Floating some few hundred miles off the coast of California is a buoyant indictment of the current state of marine ecological wellbeing. Worthy of the moniker “Great Pacific Garbage Patch,” it is a stark example of the problem plastics and other non-biodegradable materials pose to the natural environment. This floating patch of plastic waste now encompasses 600,000 square miles—that’s twice the size of Texas. Think of it as a new “landmass” in the Pacific Ocean.
Not a welcome addition.
The floating environmental disaster is an illustration of the larger problem with how humans package goods and manage the trash we produce. At CultureWaves we’ve been following a few innovators who have plans to mitigate the ecological damage and shift the way we package products now and in the future.
A stereotypical visualization of the plastic problem is the turtle entangled by a plastic six-pack ring. The beer company Carlsberg has an innovation that aims to solve the problem with sustainable packaging. It’s a solution so simple it will make you wonder why you didn’t think of it first: just glue the beer together. Sixers of Carlsberg beer, dubbed “Snap Packs,” will have small glue dots to hold them together and a sleek biodegradable handle. This Carlsberg initiative touts a 76% reduction in plastic usage compared to previous packaging. The new packaging launched in the UK in September and hits new EU markets in coming months.
Crafting Plastic Studio
When you think of things like sugar, cornstarch and cooking oil you think of things that come in plastic containers, not things that make plastics. These are exactly the ingredients Crafting Plastics Studio used to create Nuatan, a biodegradable quasi-plastic. This fossil fuel-free product is bio-compatible, implying that when either animal or human consumes Nuatan it is broken down harmlessly in the body.
This new plastic is fully moldable, blow-formable and 3D printable, just like its contemporary counterparts. As soon as the product is cleared as “food safe” it could change the food packaging landscape in terms of sustainability. Designer Vlasta Kubušová of Crafting Plastics Studio states: “Once we have the [food-safety] certificate, it can replace all the packaging we know.” A bold step toward reducing the human carbon footprint.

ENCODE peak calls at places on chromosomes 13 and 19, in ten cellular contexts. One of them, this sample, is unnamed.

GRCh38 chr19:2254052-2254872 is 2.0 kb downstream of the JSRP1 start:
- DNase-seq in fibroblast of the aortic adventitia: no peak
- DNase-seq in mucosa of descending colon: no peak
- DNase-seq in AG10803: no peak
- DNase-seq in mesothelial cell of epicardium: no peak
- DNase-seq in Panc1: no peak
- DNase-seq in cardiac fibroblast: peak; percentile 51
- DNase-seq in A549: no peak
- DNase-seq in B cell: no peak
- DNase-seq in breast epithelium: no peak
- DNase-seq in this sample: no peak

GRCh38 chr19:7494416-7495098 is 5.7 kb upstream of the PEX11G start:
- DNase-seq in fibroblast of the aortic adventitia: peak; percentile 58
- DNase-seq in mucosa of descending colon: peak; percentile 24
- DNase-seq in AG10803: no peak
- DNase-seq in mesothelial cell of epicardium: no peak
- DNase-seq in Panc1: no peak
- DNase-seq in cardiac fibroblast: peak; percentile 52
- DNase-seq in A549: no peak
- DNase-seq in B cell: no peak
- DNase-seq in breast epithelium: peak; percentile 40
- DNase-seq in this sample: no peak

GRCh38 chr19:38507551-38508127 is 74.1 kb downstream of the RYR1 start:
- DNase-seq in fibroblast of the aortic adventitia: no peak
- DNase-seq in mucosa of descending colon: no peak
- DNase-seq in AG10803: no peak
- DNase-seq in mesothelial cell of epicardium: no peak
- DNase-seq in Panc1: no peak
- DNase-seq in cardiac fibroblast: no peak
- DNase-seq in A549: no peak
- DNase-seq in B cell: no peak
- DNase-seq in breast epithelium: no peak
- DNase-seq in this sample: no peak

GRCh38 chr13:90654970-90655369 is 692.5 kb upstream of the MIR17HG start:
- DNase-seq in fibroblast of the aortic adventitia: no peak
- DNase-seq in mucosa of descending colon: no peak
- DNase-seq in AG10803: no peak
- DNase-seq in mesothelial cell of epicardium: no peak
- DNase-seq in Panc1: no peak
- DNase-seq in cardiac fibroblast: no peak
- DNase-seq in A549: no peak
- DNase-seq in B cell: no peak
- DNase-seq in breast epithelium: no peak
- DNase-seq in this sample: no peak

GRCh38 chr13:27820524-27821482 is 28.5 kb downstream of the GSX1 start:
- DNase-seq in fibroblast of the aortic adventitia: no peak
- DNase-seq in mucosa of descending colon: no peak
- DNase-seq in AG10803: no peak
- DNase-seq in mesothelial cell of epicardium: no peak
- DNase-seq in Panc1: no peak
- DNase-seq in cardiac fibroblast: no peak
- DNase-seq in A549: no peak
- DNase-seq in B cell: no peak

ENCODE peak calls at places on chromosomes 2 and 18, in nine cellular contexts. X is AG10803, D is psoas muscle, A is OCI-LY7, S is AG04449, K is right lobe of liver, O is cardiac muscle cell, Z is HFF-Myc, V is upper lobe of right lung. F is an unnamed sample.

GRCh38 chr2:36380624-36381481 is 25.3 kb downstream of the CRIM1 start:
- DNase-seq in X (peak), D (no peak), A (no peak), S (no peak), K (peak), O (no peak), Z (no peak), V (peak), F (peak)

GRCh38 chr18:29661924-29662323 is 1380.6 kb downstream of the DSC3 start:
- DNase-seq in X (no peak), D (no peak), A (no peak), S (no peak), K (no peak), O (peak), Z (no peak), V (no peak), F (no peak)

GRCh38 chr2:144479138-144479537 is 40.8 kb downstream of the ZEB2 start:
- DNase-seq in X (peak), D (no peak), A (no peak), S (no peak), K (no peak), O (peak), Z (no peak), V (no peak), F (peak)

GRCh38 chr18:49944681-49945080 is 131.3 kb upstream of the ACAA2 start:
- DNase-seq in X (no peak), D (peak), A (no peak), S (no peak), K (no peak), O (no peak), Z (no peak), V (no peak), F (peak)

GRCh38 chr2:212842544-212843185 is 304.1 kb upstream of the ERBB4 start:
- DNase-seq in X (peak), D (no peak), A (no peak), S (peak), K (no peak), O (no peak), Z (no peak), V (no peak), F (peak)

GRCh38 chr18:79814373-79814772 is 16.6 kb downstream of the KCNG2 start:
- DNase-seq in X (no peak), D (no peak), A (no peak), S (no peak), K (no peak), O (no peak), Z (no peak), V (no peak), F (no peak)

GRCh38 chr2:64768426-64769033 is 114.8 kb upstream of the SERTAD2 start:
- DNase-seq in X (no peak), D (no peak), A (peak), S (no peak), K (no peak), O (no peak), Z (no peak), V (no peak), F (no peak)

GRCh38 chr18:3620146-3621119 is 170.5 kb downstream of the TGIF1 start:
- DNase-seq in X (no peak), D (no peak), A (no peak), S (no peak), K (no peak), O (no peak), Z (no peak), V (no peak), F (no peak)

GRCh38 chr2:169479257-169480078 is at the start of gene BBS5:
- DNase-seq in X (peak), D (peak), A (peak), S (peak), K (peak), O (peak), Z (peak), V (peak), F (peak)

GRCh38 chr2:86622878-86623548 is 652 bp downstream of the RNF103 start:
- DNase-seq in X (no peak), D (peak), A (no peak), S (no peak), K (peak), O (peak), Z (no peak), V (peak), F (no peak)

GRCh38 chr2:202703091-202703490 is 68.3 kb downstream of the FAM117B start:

Only Natural Pet
Sustainability in the meals we eat is of growing importance, so naturally it is just as important that our beloved pets eat the same way. Only Natural Pet is producing high-quality and sustainable dog food, but felt the responsibility to package the food in an environmentally friendly way as well. The company partnered with plastic producers Braskem and Peel Plastics to produce the packaging for its Mindful Meals dog food, made with 30% bioplastic.
Braskem’s bioplastic, called “I’m Green,” is made from Brazilian sugarcane. The product retains all of the properties and usability of oil-derived plastics without all the drawbacks of carbon pollution. In fact, the synthesization of the sugarcane product captures CO2 and releases O2. This gives the product a net-negative carbon footprint . . . or pawprint.
As consumer demand places more importance on green initiatives, bio-packaging is solidifying its status as a versatile way to avoid the pitfalls of fossil fuel derived packaging. Companies such as Carlsberg, Crafting Plastic Studio and Only Natural Pet are just a few of the first movers shaping the way we will unwrap food today and in the future.